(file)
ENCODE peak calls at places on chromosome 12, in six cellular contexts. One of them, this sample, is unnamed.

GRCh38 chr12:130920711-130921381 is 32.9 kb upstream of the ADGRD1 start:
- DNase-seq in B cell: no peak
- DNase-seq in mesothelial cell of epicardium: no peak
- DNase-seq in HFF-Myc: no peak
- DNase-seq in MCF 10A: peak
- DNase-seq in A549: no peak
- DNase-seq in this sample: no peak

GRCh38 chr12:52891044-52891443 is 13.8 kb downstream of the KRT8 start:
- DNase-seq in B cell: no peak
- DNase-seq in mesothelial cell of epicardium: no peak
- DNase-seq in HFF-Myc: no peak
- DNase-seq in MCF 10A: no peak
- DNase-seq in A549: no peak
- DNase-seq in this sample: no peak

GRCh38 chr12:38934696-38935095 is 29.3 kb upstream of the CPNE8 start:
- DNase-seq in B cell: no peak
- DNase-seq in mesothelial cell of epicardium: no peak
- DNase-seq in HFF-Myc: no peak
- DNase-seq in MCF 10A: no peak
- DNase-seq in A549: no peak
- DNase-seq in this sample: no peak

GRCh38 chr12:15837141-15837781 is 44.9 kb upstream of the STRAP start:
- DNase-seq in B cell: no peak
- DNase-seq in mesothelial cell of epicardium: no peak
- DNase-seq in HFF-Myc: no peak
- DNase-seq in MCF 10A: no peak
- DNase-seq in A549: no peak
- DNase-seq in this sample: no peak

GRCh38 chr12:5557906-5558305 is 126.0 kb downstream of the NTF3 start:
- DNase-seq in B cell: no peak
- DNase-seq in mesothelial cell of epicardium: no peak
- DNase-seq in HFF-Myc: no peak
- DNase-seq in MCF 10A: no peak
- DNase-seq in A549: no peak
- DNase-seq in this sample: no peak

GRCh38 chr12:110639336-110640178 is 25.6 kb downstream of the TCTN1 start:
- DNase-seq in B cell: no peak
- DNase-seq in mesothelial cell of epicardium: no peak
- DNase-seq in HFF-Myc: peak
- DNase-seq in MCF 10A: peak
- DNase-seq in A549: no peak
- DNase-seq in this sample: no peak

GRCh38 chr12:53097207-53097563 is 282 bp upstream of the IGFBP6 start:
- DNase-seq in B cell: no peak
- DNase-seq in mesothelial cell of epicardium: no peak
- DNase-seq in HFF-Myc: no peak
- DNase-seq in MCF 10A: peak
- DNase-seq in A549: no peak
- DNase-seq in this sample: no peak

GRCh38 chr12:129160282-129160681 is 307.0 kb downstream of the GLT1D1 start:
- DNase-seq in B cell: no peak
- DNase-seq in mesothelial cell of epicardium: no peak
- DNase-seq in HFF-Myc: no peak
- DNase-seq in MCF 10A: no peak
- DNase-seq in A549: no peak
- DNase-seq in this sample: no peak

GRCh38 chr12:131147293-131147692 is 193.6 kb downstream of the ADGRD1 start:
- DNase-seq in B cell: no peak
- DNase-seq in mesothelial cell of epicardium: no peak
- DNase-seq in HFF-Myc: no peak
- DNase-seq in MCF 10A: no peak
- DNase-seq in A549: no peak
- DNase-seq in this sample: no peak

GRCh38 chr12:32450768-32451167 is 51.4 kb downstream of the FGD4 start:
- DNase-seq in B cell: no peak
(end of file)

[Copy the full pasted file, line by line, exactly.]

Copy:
ENCODE peak calls at places on chromosome 12, in six cellular contexts. One of them, this sample, is unnamed.

GRCh38 chr12:130920711-130921381 is 32.9 kb upstream of the ADGRD1 start:
- DNase-seq in B cell: no peak
- DNase-seq in mesothelial cell of epicardium: no peak
- DNase-seq in HFF-Myc: no peak
- DNase-seq in MCF 10A: peak
- DNase-seq in A549: no peak
- DNase-seq in this sample: no peak

GRCh38 chr12:52891044-52891443 is 13.8 kb downstream of the KRT8 start:
- DNase-seq in B cell: no peak
- DNase-seq in mesothelial cell of epicardium: no peak
- DNase-seq in HFF-Myc: no peak
- DNase-seq in MCF 10A: no peak
- DNase-seq in A549: no peak
- DNase-seq in this sample: no peak

GRCh38 chr12:38934696-38935095 is 29.3 kb upstream of the CPNE8 start:
- DNase-seq in B cell: no peak
- DNase-seq in mesothelial cell of epicardium: no peak
- DNase-seq in HFF-Myc: no peak
- DNase-seq in MCF 10A: no peak
- DNase-seq in A549: no peak
- DNase-seq in this sample: no peak

GRCh38 chr12:15837141-15837781 is 44.9 kb upstream of the STRAP start:
- DNase-seq in B cell: no peak
- DNase-seq in mesothelial cell of epicardium: no peak
- DNase-seq in HFF-Myc: no peak
- DNase-seq in MCF 10A: no peak
- DNase-seq in A549: no peak
- DNase-seq in this sample: no peak

GRCh38 chr12:5557906-5558305 is 126.0 kb downstream of the NTF3 start:
- DNase-seq in B cell: no peak
- DNase-seq in mesothelial cell of epicardium: no peak
- DNase-seq in HFF-Myc: no peak
- DNase-seq in MCF 10A: no peak
- DNase-seq in A549: no peak
- DNase-seq in this sample: no peak

GRCh38 chr12:110639336-110640178 is 25.6 kb downstream of the TCTN1 start:
- DNase-seq in B cell: no peak
- DNase-seq in mesothelial cell of epicardium: no peak
- DNase-seq in HFF-Myc: peak
- DNase-seq in MCF 10A: peak
- DNase-seq in A549: no peak
- DNase-seq in this sample: no peak

GRCh38 chr12:53097207-53097563 is 282 bp upstream of the IGFBP6 start:
- DNase-seq in B cell: no peak
- DNase-seq in mesothelial cell of epicardium: no peak
- DNase-seq in HFF-Myc: no peak
- DNase-seq in MCF 10A: peak
- DNase-seq in A549: no peak
- DNase-seq in this sample: no peak

GRCh38 chr12:129160282-129160681 is 307.0 kb downstream of the GLT1D1 start:
- DNase-seq in B cell: no peak
- DNase-seq in mesothelial cell of epicardium: no peak
- DNase-seq in HFF-Myc: no peak
- DNase-seq in MCF 10A: no peak
- DNase-seq in A549: no peak
- DNase-seq in this sample: no peak

GRCh38 chr12:131147293-131147692 is 193.6 kb downstream of the ADGRD1 start:
- DNase-seq in B cell: no peak
- DNase-seq in mesothelial cell of epicardium: no peak
- DNase-seq in HFF-Myc: no peak
- DNase-seq in MCF 10A: no peak
- DNase-seq in A549: no peak
- DNase-seq in this sample: no peak

GRCh38 chr12:32450768-32451167 is 51.4 kb downstream of the FGD4 start:
- DNase-seq in B cell: no peak